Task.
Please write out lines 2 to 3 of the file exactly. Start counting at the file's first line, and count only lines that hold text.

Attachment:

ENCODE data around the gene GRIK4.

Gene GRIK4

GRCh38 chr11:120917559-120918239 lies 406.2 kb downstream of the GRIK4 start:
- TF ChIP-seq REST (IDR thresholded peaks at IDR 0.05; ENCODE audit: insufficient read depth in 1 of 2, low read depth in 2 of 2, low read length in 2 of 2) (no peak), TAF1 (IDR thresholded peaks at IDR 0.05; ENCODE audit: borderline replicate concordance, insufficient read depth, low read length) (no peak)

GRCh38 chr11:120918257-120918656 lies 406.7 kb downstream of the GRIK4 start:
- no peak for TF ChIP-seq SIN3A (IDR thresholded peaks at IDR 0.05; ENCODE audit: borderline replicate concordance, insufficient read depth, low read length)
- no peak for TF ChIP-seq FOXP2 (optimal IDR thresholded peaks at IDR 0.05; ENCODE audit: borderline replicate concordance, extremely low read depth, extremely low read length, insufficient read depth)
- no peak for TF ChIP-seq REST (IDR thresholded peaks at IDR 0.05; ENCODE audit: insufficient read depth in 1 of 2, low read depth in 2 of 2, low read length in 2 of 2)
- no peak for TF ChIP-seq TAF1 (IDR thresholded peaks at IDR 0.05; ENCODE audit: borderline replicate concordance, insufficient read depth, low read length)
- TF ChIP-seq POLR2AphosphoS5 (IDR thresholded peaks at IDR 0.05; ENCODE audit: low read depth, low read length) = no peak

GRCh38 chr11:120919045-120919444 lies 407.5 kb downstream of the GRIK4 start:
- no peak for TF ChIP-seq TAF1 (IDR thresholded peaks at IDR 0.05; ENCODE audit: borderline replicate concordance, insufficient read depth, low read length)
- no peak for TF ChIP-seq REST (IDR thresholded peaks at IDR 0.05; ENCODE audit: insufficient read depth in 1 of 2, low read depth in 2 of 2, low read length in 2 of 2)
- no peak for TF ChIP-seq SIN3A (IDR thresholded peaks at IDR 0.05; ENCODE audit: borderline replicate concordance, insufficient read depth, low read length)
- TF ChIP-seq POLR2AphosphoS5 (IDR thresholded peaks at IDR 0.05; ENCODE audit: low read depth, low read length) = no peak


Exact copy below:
Gene GRIK4

GRCh38 chr11:120917559-120918239 lies 406.2 kb downstream of the GRIK4 start: